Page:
In conjunction with this announcement, Sea acquired Composite Capital Management and has tapped David Ma to lead Sea Capital. Many have compared this new entity to a Tencent type company. In reality it’s too early to tell, but given Sea’s impressive track record, I’m excited.
However, Sea Capital isn’t the only experiment that Sea is running. They also have quietly entered the food delivery business. What I love about Sea is that they aren’t afraid to invest in themselves and the future. Plus, due to the high profitability of Garena, that re-investment will come at a lower cash burn.
Sea clearly understands the social opportunities as well. From gaming to shopping to financial services, all of these segments have massive opportunity from a social perspective. An example of this would be “Shopee Feed” where users can scroll though an endless ecosytem of multimedia listings that they can comment on or like. In addition to the social aspects, Sea also is applying it’s understanding of the gaming industry to Shopee. A few examples of this would be “Shopee Games”, “Shopee Coins”, etc.. Combining the dopamine hits of gaming with the dopamine hits of e-commerce is powerful.
Swimming in a Sea of Numbers
Not everything is going swimmingly in the financials though. Adjustments are normal in financials and are commonly used to spin a different (not wrong, just different) story. But Sea Limited takes adjustments to the next level. Below is an example where operating income shows a loss of $1.3B to a gain of $100M. I’m not a fan of backing out share-based compensation (share dilution is a real expense), but the deferred revenue and it’s related costs are where the questions arise. GAAP (generally accepted account principles) require Garena to defer some of it’s gaming revenue over the expected life of the associated game. In general, this makes sense. Revenue should be recognized when it is earned. But Sea Limited is pulling all that revenue forward in their adjusted EBITDA. These kinds of massive adjustments cause a lot of confusion when reviewing financial documents and listening to earnings calls. Talking adjusted EBITDA and operating income is speaking two different accounting languages.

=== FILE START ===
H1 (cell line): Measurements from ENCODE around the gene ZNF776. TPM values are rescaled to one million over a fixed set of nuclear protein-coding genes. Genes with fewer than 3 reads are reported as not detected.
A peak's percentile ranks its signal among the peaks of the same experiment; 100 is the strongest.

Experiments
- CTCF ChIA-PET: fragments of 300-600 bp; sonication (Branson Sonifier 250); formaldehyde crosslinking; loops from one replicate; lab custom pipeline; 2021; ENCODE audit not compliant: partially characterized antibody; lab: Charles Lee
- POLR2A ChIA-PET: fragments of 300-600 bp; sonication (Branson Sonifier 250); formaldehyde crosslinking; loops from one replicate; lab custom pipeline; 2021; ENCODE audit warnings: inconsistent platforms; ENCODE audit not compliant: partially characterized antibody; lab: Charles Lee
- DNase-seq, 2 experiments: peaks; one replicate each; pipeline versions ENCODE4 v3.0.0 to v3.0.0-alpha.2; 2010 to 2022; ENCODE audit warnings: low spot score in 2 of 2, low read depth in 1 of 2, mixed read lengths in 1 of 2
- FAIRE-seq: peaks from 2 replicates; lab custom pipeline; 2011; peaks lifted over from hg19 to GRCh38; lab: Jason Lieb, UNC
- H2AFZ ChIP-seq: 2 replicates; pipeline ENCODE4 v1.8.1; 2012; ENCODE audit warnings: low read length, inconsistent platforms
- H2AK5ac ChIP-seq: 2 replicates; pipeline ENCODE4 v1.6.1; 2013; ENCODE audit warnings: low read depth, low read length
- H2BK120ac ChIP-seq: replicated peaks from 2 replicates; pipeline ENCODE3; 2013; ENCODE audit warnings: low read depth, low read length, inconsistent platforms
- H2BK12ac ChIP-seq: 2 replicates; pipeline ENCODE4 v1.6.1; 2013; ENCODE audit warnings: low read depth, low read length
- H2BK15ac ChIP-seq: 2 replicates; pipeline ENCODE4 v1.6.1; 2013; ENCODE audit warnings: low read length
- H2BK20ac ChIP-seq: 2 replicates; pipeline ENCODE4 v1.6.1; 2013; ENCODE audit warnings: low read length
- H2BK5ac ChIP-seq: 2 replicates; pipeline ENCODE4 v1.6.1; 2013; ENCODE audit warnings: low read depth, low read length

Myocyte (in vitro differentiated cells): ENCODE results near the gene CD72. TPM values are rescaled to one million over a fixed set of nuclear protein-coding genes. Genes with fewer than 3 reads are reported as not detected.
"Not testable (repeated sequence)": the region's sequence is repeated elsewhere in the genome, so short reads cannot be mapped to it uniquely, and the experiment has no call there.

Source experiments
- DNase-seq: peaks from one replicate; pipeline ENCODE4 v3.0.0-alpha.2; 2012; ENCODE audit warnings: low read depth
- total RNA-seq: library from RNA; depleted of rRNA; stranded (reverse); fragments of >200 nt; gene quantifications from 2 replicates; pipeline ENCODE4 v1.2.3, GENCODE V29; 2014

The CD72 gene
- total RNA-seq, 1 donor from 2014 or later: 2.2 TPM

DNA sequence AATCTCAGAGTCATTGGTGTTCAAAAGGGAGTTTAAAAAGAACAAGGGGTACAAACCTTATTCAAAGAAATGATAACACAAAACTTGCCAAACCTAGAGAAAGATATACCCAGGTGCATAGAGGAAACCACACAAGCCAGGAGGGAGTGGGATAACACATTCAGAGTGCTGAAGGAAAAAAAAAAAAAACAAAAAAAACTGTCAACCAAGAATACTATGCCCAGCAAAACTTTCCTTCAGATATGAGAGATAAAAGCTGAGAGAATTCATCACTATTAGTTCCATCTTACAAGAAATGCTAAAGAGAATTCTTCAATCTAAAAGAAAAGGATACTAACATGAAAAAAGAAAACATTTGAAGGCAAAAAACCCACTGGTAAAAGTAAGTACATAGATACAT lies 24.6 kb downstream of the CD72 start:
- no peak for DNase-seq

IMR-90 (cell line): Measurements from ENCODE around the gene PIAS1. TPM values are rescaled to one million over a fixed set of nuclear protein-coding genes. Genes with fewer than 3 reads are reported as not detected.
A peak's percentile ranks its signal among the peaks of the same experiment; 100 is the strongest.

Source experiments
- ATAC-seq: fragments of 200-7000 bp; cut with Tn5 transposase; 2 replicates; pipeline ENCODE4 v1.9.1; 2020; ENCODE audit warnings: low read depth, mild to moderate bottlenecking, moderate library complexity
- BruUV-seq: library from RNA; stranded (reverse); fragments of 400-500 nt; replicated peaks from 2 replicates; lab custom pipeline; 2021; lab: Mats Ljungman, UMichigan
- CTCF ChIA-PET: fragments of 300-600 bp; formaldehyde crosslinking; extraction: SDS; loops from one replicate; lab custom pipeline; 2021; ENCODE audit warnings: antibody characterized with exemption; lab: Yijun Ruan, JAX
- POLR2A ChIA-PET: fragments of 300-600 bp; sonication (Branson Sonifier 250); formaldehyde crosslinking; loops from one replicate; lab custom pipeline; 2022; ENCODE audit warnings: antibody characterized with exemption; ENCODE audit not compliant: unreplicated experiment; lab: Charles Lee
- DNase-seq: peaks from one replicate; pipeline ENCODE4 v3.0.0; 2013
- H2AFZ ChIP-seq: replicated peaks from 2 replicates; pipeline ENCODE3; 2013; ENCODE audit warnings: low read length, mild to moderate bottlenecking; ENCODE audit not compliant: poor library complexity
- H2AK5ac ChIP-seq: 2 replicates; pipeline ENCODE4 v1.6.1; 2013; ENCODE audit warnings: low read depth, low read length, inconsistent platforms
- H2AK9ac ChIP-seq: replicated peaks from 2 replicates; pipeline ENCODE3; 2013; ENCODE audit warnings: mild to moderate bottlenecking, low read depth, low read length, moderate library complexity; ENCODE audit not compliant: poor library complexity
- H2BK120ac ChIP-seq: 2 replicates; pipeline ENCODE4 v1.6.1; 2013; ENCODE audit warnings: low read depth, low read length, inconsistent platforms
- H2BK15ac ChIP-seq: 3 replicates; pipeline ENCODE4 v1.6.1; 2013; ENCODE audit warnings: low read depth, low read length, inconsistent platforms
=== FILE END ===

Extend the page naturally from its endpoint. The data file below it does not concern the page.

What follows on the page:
An example of the impact of these adjustments is below. While reading Sea reports, you’d see $2B in revenue for Garena, then also $2B in adjusted EBITDA. That means 100% EBITDA margins. Garena is profitable, but not that profitable. Sea Limited is speaking two different languages (GAAP vs non GAAP), mixing the two during presentations. It just gets crazy confusing. In reality, the $940M adjustment is additional revenue, meaning Garena only has 60% plus EBITDA margins.
Sea doesn’t come cheap. Trading at ~30x sales and ~$120B market cap. Is that too rich? Sum of parts valuation might help (i.e. break up the three headed monster into three separate monsters). Garena would be the highest valued. From a rough view, Garena is generating ~$2B in cashflow per year. At minimum, that’d be $60B. And this market isn’t pricing things at a minimum. $80B – $100B doesn’t seem crazy. So does $20B – $40B make sense for Shopee/DFS? I think so. Then you get the optionality for free.
All Sea-ing Eye
Owning Sea Limited is a little harder than other stocks. I can’t buy on Shopee (you can browse Shopee.com). It’s just tougher owning stocks you can’t use. Garena is gaining steam in the US, but still. What does the future hold for Sea? Right now, it is easy to reinvest while the Garena cash is flowing and the markets are pumping. What if Shopee has poor unit economics that lower profitability long term? How will Sea react if the markets tighten and Garena loses popularity? Is Sea’s optionality creating an antifragile company or a Garena-dependent company? Personally, I think they are trending towards antifragile but time will reveal the truth. Debt is fragile, optionality is antifragile. Which will win?
I’m long Sea Limited, but the risk is real. I can’t ignore this level of optionality, but it does come at a steep valuation. Sea seems like the future. Gaming, e-commerce and financial services, all driven by the internet. Booming industries loaded with dopamine from social aspects and gamification. I’ll keep my initial allocation low (less than 5% of my holdings), but I’ll let it grow.